Sheila Patricia Mullin Cardano

Mrs. Sheila Patricia Mullin Cardano, age 99, passed away in the early moon-lit morning of May 27, 2021, at her daughter’s residence in Cape Charles, VA, surrounded by the love of family. Cherished wife, mother, Nonna (grandmother), and great-grandmother, Sheila was an inspired actress, writer, playwright, director, poet, artist, and teacher. Her journey led her from England to Italy to the Eastern Shore of Virginia, where she planted her final roots and shared her passion for theatre and the arts.
Sheila was born on July 8, 1921, in London, England, daughter of the late Patrick Daniel, an administrator of the London County Council, and Anne Fanning Mullin, both of Irish descent.
She was preceded in death by her beloved husband of 60 years, Renato Cardano; her devoted son, Patrick Daniel Cardano; and her brother, Terrance Mullin.
From an early age, Sheila began writing and illustrating stories and poems and writing songs. She attended St. Aloysius Convent, an all-girls’ Catholic school in London, and studied piano, violin, dancing, and elocution. Every summer she and her parents would journey across the Irish Sea by steamboat to Ireland, her parents’ homeland, in Tyrone and Cork. Sheila especially enjoyed visiting her uncle, Michael Mullin, a poet known as the Bard of Foremass, who encouraged her imagination.
Amidst the London air raids of World War II, Sheila studied acting at the Royal Academy of Dramatic Art (RADA). She also served as a reconnaissance officer in the British Army. When the war ended in 1945, she joined a theatre company near London, and for several years was a promising and successful actress, receiving accolades for the many roles she played, including Rosalind in As You Like It, Tatiana in A Midsummer Nights Dream, and Charlotte Bronte in Jane Eyre. She often had two full parts memorized at once, one in rehearsal and one in performance.
In 1948, while playing Viola in Twelfth Night at the Sheffield Playhouse, Sheila met Renato Cardano, an Italian metallurgist and chemist who was studying steelmaking in England. He proposed to her on a train; they married on April 20, 1949, in a quiet wedding with family and a few friends, and honeymooned in Ireland.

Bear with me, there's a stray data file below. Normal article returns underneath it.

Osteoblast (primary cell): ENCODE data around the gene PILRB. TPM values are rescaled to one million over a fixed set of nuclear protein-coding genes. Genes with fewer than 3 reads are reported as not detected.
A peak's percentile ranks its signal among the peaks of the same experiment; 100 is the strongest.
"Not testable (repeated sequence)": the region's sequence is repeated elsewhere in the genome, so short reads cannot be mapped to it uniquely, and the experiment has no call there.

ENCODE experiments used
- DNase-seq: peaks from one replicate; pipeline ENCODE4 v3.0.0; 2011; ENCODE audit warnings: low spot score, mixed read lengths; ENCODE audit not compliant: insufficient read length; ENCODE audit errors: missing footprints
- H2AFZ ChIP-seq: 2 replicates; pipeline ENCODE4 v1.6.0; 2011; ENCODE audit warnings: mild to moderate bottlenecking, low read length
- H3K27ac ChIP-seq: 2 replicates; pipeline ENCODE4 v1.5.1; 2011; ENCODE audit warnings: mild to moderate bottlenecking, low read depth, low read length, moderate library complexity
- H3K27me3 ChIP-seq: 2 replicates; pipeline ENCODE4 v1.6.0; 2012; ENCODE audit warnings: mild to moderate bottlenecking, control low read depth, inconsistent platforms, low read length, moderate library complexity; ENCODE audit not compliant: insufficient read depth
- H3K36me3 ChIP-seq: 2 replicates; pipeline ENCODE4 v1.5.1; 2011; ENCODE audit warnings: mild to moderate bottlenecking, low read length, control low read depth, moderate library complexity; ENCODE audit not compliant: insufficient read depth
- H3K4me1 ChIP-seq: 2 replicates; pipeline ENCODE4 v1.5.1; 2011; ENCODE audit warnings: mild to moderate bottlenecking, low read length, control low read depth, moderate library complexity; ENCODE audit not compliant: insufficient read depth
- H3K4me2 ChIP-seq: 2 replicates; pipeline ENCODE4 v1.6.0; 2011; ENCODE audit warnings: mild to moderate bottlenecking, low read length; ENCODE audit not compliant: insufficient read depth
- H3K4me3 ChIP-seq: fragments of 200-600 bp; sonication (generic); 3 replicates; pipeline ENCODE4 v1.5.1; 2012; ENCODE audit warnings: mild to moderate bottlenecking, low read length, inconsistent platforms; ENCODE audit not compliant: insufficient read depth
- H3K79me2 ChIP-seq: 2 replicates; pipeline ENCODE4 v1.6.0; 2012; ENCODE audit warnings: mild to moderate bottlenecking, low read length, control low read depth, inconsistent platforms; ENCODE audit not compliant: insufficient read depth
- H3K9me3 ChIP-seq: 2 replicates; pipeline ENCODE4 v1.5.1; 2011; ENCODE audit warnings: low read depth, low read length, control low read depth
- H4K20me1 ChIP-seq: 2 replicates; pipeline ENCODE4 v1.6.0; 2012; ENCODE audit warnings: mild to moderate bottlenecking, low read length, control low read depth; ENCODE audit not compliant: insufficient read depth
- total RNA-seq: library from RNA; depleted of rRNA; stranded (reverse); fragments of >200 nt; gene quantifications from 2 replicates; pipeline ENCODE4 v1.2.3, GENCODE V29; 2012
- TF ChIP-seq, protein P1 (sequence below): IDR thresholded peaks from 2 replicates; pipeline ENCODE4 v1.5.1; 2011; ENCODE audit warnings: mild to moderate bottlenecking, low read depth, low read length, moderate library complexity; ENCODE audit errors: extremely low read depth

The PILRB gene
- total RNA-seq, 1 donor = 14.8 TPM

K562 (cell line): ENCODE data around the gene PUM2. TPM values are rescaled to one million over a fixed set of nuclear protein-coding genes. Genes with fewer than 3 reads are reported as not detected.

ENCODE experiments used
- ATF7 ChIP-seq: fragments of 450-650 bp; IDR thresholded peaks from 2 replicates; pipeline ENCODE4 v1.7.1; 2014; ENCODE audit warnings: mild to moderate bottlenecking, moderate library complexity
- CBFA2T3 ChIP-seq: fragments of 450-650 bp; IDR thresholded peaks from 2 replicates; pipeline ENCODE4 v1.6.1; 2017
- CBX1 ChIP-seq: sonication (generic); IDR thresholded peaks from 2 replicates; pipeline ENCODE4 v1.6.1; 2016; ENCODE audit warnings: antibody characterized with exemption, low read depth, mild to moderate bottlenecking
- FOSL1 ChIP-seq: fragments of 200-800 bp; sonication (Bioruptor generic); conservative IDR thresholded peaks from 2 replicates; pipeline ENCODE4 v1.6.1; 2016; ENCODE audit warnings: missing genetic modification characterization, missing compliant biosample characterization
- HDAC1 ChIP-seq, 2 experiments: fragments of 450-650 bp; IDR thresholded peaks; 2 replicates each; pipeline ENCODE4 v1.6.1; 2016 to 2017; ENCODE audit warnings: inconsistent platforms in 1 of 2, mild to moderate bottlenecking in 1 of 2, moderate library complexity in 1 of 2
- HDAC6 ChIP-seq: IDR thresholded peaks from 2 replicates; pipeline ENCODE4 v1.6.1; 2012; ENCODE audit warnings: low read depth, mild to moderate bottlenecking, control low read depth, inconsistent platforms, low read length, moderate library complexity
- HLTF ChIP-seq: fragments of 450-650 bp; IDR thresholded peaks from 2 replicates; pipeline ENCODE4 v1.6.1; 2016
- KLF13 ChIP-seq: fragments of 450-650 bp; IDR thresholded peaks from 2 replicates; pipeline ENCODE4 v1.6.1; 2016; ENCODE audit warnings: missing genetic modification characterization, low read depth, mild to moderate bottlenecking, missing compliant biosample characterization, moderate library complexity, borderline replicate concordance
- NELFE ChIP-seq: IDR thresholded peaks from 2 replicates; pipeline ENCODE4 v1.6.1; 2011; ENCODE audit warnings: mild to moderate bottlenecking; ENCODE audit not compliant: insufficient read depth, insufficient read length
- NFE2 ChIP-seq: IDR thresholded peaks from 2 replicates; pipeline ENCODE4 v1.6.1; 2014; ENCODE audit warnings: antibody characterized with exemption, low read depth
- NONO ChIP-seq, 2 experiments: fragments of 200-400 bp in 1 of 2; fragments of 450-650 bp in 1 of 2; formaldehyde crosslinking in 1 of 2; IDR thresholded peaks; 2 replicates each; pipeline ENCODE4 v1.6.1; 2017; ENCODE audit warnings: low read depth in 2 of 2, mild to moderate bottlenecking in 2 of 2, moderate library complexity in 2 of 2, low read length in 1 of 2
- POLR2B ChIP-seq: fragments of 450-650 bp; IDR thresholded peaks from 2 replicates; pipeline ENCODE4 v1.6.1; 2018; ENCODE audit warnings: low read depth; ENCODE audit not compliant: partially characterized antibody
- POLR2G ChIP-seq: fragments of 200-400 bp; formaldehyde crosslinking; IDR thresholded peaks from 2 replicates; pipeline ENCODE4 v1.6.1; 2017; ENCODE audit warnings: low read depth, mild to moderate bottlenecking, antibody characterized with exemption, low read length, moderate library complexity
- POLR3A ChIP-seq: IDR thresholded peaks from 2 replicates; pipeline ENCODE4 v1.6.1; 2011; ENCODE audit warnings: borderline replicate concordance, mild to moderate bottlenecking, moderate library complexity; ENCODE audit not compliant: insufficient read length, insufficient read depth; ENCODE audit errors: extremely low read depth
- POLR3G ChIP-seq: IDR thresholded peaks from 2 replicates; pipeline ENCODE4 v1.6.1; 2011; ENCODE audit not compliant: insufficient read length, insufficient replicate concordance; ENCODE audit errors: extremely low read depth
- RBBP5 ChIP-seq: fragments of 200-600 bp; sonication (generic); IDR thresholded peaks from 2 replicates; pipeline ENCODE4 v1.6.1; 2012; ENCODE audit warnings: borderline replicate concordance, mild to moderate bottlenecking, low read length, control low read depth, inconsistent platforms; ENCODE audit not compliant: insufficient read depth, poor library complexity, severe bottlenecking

Sheila retired from the stage to move with her husband to Italy, where they resided for forty years, first in Terni, then in Rome, and finally in Terracina on the Tyrrhenian Sea. Renato worked as the general manager of a steel and metallurgical research center, and Sheila continued to write, draw, and create art with different mediums. Together they raised their three children, Patrick, Clelia, and Luisa. Sheila’s parents joined them in Italy and spent their final years there. The tragic death of their son, Patrick, in 1979, ruptured their lives; Sheila coped through writing and her Catholic faith.
Both of Sheila’s daughters, Clelia and Luisa, met and married American naval officers in 1980 and moved to the United States, making memorable trips back to Italy every summer with their children. In 1989, Sheila and Renato followed their daughters to America. They found peace and tranquility on the Eastern Shore of Virginia, where they lived together for twenty years in their home on the Chesapeake Bay near Cape Charles. Renato created beautiful Mediterranean gardens for Sheila and their children and grandchildren to enjoy. Every year for her birthday, Sheila’s children and grandchildren would put on a memorable show for her.
Sheila and Renato, known as Nonna and Nonno, developed sweet routines in their daily life. Every morning, Renato would start Sheila’s day with a tray of tea. Every afternoon, Sheila would retire to her room where she would rest, write, and reflect, until Renato joined her for their afternoon tea and spirited conversation about the world’s events and their latest projects. Every evening, they watched the sunset together. They radiated love and friendship. They were proud to become American citizens on Sept. 12, 2001, among the first group of citizens to be sworn in after 911.